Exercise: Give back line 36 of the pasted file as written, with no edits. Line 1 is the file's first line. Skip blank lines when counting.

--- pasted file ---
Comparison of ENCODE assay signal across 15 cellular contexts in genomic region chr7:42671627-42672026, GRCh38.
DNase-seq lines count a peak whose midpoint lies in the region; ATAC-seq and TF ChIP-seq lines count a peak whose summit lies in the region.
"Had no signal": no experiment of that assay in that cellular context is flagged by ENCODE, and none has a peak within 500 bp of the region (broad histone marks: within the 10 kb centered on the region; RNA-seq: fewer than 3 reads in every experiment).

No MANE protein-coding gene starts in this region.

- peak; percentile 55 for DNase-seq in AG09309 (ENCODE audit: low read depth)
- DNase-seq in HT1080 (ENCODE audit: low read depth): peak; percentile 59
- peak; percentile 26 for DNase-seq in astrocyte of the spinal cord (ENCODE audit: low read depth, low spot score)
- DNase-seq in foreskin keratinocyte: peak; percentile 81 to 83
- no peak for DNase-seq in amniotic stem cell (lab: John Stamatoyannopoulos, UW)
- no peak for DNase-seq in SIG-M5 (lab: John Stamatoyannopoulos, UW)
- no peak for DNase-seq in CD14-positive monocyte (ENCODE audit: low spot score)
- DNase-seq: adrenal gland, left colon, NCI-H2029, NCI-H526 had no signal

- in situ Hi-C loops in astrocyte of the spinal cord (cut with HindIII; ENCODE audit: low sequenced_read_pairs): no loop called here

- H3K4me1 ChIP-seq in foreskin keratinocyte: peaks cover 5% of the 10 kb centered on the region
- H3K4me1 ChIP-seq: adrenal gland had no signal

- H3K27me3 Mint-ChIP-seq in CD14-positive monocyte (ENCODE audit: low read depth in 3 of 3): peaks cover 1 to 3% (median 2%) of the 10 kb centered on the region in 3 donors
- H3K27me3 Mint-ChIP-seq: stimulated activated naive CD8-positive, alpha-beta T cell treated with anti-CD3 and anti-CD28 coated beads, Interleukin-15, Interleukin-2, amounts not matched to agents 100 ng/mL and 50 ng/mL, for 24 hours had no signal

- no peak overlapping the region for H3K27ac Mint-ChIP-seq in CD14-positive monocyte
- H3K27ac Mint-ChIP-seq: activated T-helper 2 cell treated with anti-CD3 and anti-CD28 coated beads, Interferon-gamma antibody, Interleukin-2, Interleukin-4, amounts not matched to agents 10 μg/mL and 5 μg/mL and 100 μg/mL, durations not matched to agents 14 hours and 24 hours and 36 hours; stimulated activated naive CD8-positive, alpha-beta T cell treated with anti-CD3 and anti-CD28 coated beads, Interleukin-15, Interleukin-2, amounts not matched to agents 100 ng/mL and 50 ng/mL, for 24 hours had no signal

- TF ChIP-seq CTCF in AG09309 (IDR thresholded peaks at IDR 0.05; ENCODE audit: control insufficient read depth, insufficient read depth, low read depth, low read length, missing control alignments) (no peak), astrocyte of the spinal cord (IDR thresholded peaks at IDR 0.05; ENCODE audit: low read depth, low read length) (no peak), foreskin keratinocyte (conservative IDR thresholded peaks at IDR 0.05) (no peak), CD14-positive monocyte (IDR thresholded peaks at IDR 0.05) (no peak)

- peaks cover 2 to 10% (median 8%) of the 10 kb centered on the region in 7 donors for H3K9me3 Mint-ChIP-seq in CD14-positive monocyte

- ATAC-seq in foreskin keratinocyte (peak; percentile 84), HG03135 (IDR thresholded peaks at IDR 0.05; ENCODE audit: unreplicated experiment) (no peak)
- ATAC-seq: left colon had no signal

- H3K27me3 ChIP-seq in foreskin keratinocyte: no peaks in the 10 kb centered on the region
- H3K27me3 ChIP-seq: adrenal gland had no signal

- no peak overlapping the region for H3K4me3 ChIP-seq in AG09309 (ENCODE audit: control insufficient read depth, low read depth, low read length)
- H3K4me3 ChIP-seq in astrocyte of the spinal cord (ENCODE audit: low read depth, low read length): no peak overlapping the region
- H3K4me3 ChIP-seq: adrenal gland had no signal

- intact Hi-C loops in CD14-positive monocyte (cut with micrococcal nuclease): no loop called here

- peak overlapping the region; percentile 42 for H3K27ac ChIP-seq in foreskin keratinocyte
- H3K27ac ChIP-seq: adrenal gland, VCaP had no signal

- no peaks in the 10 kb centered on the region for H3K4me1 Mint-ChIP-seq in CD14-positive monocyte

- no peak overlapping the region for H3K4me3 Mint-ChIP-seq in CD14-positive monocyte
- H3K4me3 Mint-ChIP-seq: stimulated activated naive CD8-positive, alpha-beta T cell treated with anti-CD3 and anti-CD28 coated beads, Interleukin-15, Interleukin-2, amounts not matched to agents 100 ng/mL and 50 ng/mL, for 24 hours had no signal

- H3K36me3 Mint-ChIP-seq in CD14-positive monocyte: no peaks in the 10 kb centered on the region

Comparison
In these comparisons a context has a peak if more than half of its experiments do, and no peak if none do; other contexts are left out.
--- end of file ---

Comparison